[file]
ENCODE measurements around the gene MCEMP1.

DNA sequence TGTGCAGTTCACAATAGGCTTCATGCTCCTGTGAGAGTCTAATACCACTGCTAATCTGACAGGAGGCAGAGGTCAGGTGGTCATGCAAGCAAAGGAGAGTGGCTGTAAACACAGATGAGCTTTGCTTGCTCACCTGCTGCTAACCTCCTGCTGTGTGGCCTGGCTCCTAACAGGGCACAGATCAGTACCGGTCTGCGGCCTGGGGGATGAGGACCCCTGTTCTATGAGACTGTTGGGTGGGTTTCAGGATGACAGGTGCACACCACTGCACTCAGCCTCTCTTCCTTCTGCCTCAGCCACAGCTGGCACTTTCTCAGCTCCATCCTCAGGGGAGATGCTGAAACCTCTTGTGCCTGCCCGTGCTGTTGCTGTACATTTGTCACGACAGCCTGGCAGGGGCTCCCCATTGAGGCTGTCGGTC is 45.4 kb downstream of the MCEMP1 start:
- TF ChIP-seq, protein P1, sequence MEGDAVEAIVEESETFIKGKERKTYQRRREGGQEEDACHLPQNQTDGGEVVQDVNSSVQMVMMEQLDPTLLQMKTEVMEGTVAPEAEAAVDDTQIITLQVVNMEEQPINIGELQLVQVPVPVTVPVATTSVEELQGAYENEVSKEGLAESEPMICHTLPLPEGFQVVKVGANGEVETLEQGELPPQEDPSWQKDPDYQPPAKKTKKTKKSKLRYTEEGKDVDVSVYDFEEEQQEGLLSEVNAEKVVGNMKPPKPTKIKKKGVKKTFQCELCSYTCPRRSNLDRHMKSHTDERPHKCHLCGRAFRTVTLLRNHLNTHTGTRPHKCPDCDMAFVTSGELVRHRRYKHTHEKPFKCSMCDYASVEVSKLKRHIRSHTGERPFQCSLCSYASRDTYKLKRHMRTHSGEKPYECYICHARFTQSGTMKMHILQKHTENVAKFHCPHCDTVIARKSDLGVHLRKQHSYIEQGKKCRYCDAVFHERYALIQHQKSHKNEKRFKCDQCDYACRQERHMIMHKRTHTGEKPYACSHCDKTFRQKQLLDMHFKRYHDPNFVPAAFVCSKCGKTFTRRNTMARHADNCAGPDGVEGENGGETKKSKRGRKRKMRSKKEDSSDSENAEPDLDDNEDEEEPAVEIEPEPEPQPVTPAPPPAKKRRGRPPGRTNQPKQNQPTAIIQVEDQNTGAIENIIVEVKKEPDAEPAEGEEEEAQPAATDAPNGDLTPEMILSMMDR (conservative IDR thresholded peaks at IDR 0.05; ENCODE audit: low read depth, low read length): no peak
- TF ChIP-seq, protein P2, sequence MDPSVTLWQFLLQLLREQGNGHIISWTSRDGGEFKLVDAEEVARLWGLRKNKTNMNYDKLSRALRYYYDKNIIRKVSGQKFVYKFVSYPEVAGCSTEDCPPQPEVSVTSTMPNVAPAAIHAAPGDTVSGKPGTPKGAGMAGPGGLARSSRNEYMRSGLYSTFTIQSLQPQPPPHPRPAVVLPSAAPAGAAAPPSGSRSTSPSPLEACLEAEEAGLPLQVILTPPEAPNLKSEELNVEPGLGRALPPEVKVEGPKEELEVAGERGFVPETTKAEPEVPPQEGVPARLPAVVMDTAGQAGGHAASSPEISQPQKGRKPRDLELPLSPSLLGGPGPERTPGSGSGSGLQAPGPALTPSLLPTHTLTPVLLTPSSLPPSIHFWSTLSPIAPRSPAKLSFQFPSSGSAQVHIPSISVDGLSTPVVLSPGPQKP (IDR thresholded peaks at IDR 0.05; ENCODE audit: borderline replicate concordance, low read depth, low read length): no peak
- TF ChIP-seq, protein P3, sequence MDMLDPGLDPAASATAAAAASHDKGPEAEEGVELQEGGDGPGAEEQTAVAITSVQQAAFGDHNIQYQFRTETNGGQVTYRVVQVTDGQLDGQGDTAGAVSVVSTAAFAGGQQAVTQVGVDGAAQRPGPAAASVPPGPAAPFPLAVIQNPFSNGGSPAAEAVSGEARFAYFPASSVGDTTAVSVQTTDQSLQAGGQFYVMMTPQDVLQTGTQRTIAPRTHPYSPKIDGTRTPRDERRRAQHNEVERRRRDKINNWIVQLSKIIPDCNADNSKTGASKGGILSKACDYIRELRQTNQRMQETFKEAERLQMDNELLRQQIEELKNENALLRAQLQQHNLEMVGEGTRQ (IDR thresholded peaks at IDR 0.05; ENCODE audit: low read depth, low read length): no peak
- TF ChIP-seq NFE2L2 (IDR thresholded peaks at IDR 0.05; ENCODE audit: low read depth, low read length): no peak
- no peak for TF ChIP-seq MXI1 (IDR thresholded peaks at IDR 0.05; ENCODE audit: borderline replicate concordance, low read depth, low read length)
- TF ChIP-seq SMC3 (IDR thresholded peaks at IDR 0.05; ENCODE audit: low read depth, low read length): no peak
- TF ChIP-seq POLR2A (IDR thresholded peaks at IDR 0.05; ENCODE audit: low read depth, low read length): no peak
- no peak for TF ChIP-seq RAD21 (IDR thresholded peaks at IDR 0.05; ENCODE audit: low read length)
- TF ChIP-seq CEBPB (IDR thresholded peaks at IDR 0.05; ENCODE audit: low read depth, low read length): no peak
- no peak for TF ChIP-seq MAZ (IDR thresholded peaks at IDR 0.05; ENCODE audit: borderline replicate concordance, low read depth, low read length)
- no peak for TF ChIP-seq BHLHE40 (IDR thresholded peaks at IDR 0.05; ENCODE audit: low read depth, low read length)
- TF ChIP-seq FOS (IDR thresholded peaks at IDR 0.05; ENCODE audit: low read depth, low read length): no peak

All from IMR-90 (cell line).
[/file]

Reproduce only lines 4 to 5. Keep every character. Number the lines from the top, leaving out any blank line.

- TF ChIP-seq, protein P2, sequence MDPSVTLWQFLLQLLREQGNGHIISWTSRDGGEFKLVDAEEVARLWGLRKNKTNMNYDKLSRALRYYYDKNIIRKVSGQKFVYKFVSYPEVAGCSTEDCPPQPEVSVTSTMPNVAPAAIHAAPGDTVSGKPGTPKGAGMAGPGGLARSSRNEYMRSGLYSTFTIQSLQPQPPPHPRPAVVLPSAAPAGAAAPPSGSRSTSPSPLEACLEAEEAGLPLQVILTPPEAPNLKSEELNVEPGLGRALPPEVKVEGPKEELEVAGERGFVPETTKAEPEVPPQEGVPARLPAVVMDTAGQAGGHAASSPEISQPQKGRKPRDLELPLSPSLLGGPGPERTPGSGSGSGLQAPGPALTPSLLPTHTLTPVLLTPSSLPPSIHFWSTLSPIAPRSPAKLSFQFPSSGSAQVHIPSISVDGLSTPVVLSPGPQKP (IDR thresholded peaks at IDR 0.05; ENCODE audit: borderline replicate concordance, low read depth, low read length): no peak
- TF ChIP-seq, protein P3, sequence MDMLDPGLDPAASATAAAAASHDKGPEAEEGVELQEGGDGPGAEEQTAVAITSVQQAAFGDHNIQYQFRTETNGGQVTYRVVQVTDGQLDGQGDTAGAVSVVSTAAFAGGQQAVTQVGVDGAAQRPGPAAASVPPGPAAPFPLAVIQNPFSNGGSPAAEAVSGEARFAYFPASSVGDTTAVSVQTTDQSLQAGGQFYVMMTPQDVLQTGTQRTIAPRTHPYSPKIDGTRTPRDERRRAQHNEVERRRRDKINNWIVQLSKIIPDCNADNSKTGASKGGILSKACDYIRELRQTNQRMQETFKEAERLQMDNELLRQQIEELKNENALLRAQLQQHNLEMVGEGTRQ (IDR thresholded peaks at IDR 0.05; ENCODE audit: low read depth, low read length): no peak